Daniel Rubin’s column on the Inquirer’s Arts & Entertainment page today is a great concept, but it doesn’t go far enough. In the column, Rubin shares the suggestions of a University of Pennsylvania architectural historian named George Thomas. The city, Rubin writes, has been trying to bring conventioneers here by touting the same old Philadelphia clichés: we have the liberty bell, and the declaration of independence was signed here, et cetera.
But Rubin suggests looking at some of the other revolutions that Thomas says began in Philadelphia. His column then moves quickly through seven historical moments, from the Quakers’ religious tolerance hundreds of years ago to the invention of the first computer, at Penn, in 1946. He spends a couple sentences on each of the people and events, and then the column is done. Rubin hints at the richness of Philadelphia’s history, and encourages exploration of its lesser-known monuments, but doesn’t take the next step to actually explore them himself. I HOOT the concept but HOWL the execution:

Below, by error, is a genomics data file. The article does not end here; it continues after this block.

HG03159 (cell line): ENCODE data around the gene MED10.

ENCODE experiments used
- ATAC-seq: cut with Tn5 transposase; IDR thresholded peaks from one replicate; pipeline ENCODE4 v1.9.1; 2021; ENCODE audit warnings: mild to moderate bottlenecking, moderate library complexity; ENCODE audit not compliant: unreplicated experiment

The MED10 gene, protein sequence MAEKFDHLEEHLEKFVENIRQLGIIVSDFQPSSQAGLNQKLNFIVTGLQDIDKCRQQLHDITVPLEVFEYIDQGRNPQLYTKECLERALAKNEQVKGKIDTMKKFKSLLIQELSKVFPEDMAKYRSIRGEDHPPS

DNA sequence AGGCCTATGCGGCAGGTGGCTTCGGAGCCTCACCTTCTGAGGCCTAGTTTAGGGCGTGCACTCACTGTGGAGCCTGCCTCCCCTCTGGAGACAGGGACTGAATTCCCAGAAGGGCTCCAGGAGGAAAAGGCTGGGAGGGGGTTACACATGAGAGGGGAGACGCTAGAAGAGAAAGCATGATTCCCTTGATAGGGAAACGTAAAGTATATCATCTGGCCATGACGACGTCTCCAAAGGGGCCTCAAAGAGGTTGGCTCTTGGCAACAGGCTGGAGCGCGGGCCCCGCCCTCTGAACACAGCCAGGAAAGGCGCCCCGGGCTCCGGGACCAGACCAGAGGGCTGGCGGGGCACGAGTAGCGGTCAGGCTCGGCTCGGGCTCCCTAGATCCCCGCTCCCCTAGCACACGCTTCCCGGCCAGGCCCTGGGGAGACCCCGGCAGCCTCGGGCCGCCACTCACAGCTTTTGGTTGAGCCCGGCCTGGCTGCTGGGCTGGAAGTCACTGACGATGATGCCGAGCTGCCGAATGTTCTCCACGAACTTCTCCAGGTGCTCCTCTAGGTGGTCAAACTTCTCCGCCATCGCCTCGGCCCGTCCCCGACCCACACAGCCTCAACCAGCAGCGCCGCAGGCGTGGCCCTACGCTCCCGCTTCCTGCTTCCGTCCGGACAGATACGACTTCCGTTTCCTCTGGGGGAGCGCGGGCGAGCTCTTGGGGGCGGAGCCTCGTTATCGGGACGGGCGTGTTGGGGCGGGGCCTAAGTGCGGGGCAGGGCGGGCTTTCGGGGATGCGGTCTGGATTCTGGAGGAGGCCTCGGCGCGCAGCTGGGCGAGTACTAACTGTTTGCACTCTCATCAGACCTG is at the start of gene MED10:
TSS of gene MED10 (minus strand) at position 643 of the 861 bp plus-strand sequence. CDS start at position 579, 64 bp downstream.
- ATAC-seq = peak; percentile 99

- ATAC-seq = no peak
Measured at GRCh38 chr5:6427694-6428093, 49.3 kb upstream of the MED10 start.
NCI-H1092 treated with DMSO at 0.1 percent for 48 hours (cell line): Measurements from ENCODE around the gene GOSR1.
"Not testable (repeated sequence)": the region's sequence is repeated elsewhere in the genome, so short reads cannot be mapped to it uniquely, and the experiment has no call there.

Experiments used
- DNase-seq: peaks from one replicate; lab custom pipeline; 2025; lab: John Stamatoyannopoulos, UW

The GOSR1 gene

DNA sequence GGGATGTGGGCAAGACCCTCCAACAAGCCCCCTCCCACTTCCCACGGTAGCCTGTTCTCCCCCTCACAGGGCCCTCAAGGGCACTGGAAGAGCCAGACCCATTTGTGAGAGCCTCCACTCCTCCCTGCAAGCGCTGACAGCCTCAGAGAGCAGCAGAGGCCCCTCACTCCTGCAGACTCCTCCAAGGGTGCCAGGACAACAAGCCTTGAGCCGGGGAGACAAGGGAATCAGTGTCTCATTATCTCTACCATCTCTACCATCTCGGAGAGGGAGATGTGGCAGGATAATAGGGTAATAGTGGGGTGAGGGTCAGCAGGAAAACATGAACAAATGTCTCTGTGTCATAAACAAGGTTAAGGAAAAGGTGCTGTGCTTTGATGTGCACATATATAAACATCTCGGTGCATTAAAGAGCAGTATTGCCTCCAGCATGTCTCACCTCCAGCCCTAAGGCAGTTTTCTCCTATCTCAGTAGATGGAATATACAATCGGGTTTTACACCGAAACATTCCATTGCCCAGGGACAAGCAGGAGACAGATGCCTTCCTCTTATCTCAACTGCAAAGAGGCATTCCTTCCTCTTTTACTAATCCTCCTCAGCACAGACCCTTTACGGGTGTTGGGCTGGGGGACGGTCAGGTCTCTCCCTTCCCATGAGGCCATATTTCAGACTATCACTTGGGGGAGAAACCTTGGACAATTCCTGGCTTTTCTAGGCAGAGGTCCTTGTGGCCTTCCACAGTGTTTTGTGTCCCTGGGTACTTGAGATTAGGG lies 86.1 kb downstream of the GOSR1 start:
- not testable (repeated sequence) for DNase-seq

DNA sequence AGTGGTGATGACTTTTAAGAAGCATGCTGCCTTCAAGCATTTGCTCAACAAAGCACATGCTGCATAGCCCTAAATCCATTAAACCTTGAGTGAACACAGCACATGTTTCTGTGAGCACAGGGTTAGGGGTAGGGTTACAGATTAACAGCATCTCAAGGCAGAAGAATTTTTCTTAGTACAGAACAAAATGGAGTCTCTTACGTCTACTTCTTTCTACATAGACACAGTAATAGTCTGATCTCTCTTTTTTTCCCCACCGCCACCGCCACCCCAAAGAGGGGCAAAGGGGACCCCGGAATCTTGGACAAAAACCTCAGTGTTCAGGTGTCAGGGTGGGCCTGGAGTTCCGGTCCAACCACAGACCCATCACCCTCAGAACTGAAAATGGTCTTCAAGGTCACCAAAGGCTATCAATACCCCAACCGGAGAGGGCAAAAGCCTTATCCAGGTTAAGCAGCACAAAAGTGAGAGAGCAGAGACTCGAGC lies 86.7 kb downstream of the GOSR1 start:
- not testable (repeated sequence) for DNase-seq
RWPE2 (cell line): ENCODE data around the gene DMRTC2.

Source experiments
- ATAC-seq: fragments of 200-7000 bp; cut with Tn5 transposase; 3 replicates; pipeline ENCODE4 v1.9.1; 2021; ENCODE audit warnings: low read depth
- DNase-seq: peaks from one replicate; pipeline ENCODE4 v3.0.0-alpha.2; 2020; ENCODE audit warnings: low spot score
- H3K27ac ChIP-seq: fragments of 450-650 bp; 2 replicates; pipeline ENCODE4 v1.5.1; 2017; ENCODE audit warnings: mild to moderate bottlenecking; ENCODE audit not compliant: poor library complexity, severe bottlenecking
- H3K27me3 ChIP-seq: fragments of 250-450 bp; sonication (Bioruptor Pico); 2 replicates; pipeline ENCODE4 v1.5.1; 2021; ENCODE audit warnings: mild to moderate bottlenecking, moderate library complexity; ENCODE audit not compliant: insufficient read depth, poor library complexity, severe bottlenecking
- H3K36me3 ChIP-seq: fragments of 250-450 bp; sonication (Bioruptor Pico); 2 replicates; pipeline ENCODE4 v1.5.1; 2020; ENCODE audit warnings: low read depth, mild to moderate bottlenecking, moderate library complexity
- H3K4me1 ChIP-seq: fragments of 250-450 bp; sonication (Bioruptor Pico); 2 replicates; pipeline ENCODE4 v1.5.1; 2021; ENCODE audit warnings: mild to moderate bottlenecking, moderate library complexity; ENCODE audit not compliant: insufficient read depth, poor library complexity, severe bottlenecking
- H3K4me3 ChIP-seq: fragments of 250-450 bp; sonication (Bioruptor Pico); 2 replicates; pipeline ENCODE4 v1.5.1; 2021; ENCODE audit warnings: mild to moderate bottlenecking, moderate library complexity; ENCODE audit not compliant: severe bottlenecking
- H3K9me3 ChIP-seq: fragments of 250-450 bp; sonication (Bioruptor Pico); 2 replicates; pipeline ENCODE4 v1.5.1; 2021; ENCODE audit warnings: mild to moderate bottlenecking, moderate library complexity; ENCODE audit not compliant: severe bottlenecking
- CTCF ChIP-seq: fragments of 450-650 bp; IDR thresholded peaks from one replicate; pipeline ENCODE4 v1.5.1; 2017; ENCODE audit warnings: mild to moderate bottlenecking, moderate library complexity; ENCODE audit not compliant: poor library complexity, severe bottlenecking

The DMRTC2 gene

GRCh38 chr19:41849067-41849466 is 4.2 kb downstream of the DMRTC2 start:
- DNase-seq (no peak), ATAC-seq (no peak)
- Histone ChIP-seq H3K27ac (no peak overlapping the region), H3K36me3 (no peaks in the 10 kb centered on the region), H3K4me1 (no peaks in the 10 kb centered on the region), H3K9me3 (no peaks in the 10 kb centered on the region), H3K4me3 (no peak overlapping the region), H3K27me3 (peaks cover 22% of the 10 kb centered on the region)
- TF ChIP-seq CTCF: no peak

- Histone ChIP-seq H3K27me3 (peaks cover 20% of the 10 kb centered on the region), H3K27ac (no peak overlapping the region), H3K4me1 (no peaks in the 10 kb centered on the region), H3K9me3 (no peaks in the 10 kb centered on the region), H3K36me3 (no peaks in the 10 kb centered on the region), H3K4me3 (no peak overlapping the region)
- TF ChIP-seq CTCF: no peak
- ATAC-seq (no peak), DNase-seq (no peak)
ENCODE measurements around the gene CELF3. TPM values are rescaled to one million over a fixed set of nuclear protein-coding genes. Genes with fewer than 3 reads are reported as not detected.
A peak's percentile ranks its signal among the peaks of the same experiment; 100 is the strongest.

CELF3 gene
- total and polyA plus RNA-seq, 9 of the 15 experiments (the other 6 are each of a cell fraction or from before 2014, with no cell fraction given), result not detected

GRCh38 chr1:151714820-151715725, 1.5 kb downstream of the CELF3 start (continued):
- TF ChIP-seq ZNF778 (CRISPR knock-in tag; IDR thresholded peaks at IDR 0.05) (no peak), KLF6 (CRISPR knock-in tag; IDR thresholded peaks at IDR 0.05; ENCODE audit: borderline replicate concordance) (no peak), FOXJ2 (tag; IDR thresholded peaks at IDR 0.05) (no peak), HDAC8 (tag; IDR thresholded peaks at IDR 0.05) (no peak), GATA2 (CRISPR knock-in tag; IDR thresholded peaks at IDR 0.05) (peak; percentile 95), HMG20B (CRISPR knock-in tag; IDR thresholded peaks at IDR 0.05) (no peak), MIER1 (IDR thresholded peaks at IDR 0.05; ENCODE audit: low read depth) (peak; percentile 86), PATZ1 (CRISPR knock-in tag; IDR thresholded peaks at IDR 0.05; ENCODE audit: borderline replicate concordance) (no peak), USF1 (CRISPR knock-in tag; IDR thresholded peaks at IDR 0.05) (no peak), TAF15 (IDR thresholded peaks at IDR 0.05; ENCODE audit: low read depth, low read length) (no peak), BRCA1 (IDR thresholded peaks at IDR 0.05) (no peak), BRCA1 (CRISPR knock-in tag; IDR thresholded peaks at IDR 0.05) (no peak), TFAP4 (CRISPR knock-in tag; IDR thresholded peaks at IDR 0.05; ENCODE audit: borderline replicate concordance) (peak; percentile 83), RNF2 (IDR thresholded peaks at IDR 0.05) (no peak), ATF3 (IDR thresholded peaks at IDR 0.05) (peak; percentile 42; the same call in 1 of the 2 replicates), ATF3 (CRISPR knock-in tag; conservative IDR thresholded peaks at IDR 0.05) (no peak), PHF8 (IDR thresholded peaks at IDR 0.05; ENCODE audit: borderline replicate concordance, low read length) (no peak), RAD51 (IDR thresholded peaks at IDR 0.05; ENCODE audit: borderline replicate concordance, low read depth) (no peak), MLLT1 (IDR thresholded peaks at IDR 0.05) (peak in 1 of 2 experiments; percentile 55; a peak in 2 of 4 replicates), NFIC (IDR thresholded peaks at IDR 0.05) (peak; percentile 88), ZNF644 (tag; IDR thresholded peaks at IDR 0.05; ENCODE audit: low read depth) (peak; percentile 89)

The question Philadelphia ought to ask itself isn’t how do we fill hotel beds or convention rooms? It’s “how do we recapture our creative mojo,” historian Thomas said, “be a place that is about the future?”
Though the writing seems rushed and the grammar is bad, Rubin is right. We should be interested in our creative legacy and our creative vitality, and less concerned with bringing tourists to the city. Everyone knows the Liberty Bell is here; we don’t need to keep talking about it. There’s plenty more to talk about. I just wish Rubin had done a better job of starting the conversation.
– Jared Brey